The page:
Papà Natale è brutto e cattivo Posted by Serena on Jan 1, 2009 in Culture
When I was eight years old a new girl came to my school. One day, talking with her about regali di Natale (Christmas presents) I discovered with great astonishment that her presents were brought not by Papà Natale (Father Christmas) but by Gesù Bambino (Baby Jesus).
I had never heard of such a thing, and so we started arguing about who it was that brought the presents, Papà Natale or Gesù Bambino? To settle the matter we decided to go and ask our parents and they gently explained to us that we were both right because Gesù Bambino cannot deliver all the presents by himself so he needs a helper, Papà Natale. My friend turned triumphantly to me and declared: “I’m more important than you! I get Gesù Bambino to bring my presents, not his helper!” to which I replied: “Yes, but at least I’ve seen Papà Natale several times and I know he’s real. You have never seen Gesù Bambino for real and will never see him, because solo i bambini molto buoni possono vedere Gesù Bambino (only the really good children can see Baby Jesus)”.
Talking of bambini molto buoni, the daughter of a friend of mine doesn’t like Papà Natale because, according to her, he is brutto e cattivo (ugly and bad). So this year she wrote a letter to Gesù Bambino asking him not to send Papà Natale to her, but to come personally because she is una bambina buona (a good girl).
Gesù Bambino or Papà Natale usually leaves the Christmas presents under the albero di Natale (Christmas tree) in the living room. In another corner of the room you will often find a Presepe (Nativity) with la stella cometa (the star) above la grotta (the grotto, usually called the stable in English Nativities), where Giuseppe e Maria (Joseph and Mary) kneel around the empty mangiatoia (the manger, from the verb mangiare, to eat). Gesù Bambino, following the tradition of the Nativity story, is only placed in the manger on Christmas night. The Presepe is deeply rooted in Italian tradition, the first one having been created in 1223 in Greccio, Umbria, by San Francesco d’Assisi (St. Francis of Assisi). The Christmas tree on the other hand has only become popular in recent years.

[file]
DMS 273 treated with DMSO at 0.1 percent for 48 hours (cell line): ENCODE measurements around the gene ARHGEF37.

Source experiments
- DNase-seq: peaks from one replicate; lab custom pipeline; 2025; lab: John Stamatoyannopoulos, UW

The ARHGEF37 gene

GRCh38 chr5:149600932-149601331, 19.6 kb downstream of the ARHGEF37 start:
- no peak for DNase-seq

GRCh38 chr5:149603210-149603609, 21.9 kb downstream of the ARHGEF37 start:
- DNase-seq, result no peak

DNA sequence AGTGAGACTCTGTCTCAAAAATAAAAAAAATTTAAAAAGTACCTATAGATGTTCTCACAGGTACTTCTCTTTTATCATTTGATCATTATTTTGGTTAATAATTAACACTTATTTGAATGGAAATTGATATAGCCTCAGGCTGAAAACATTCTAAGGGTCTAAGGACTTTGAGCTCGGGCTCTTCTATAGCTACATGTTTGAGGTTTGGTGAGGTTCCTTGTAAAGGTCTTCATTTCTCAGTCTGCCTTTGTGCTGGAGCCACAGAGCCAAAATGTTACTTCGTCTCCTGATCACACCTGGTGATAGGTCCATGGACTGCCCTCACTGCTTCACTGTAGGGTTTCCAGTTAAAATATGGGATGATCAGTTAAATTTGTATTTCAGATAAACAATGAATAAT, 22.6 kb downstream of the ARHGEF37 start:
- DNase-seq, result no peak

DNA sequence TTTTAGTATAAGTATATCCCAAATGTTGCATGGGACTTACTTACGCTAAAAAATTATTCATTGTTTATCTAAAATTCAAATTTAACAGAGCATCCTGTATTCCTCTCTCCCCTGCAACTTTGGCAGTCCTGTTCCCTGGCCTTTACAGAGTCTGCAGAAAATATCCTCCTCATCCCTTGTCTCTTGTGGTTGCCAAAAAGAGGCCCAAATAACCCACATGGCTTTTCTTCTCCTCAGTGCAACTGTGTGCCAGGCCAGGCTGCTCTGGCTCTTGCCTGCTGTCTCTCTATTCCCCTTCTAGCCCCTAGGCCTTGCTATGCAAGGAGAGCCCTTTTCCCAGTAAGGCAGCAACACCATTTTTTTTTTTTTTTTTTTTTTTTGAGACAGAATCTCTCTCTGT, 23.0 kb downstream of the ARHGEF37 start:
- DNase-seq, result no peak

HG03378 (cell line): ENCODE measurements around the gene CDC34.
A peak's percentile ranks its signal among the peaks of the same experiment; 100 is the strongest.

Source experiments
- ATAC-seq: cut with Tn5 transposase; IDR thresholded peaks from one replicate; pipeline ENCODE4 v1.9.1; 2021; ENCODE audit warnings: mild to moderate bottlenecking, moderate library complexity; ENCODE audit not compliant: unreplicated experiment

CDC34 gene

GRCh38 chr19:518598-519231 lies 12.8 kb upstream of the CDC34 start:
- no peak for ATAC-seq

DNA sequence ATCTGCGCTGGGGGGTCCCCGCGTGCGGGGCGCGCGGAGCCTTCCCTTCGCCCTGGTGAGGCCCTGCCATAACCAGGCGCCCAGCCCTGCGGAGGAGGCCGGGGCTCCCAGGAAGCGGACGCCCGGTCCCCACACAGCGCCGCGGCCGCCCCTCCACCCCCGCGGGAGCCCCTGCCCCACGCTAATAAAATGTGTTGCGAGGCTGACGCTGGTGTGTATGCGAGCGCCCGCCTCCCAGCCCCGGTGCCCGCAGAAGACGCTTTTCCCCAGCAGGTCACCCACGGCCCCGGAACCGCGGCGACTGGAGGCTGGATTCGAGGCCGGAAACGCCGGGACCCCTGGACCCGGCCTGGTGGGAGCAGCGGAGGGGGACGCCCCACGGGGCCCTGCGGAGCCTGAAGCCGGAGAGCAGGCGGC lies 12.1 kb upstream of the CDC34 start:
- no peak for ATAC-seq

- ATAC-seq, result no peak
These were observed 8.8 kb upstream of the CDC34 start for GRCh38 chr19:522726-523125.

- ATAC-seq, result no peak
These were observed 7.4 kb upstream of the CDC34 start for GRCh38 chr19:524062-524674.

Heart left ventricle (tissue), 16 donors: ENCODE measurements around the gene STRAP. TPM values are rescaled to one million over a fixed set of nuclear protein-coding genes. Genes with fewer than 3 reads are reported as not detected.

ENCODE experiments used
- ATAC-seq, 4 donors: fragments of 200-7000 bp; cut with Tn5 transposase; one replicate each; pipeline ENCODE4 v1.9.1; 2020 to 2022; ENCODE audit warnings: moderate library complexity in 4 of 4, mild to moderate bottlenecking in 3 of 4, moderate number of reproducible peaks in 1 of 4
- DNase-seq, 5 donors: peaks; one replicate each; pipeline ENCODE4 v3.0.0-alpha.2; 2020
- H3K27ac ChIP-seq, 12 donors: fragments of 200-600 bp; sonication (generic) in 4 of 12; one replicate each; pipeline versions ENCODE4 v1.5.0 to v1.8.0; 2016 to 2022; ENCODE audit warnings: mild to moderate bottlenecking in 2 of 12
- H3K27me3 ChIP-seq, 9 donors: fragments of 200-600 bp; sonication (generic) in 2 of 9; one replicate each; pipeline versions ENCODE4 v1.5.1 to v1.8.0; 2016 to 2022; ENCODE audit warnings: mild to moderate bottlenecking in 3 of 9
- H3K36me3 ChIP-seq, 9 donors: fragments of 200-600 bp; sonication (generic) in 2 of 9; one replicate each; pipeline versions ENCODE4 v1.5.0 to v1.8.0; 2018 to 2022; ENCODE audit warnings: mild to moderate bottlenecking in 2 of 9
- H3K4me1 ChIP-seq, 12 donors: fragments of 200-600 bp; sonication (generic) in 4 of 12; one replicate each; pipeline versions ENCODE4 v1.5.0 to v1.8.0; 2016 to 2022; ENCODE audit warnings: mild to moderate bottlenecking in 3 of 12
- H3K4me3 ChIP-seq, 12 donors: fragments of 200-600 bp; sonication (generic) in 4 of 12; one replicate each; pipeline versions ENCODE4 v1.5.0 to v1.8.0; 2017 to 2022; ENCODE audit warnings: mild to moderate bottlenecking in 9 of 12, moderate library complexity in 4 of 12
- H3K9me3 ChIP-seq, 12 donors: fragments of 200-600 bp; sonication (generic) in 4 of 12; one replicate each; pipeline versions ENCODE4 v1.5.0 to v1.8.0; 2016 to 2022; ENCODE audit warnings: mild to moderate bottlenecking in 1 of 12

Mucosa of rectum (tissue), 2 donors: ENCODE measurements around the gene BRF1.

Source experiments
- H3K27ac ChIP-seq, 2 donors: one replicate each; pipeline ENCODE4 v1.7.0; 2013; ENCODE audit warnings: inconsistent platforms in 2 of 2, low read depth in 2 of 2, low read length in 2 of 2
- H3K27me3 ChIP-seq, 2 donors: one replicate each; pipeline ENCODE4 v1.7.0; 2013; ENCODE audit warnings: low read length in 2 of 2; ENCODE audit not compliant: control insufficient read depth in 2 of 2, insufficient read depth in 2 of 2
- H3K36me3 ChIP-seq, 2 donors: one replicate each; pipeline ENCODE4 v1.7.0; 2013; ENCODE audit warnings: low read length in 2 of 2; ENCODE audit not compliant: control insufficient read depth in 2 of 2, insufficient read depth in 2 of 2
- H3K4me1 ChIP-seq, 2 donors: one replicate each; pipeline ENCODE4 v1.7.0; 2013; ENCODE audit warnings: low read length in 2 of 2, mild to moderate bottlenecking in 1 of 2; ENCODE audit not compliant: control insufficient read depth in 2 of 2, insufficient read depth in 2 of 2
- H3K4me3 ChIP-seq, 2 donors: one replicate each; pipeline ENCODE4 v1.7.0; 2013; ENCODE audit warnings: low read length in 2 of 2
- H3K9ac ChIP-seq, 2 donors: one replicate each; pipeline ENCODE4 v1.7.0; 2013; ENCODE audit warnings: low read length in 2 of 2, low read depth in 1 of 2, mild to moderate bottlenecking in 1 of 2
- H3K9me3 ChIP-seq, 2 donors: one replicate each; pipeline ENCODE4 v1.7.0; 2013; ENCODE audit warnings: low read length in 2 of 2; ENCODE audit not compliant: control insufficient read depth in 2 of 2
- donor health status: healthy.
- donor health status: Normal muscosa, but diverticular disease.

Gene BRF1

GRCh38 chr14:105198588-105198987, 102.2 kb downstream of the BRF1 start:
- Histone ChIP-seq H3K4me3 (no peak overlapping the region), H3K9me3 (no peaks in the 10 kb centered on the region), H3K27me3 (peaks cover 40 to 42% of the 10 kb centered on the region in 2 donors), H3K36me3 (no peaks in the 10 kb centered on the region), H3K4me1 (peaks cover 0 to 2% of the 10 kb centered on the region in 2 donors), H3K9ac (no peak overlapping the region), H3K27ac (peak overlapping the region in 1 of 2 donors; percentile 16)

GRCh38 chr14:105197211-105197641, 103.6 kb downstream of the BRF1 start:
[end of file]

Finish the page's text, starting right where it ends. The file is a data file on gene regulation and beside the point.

I biglietti di Natale (Christmas cards) are not a big thing in Italy, it’s more important to get in touch with people directly, either by visiting or phoning them, therefore we spend a big part of Christmas Eve and Christmas morning visiting friends and family or talking on the telephone. Cards are considered a substitute to personal contact, so I was very surprised on spending my first Christmas in England to see people handing each other Christmas cards.
La Vigilia di Natale (Christmas Eve) is probably more important than Christmas day here in Italy. We have la Cena di Natale (Christmas evening meal) with the family and we eat and drink while waiting for the Messa di mezzanotte (Midnight Mass). The following day we eat and drink again at the Pranzo di Natale (Christmas midday meal) with other members of the family often at somebody else’s house. For example: if the Vigilia di Natale is spent with the husband’s family, the Pranzo di Natale might be spent with the wife’s family, and so on. As for the menu, we don’t have a typical Christmas meal here in Italy, but rather many regional or even family traditional meals. This year for the first time I even heard of stuffed rabbit as the main course! Probably the only two traditional elements of the meal are the tortellini in brodo (tortellini in broth) for the first course, and Panettone with Spumante for dessert.
The arrival of the Panettone is the cue for young children to stand on a chair and recite la poesia di Natale (the Christmas poem). How well I remember the torment of that embarrassing experience!
After eating finchè non scoppiamo (until we explode) we go out for a stroll in the afternoon and then into a bar for a warming caffè or digestivo.
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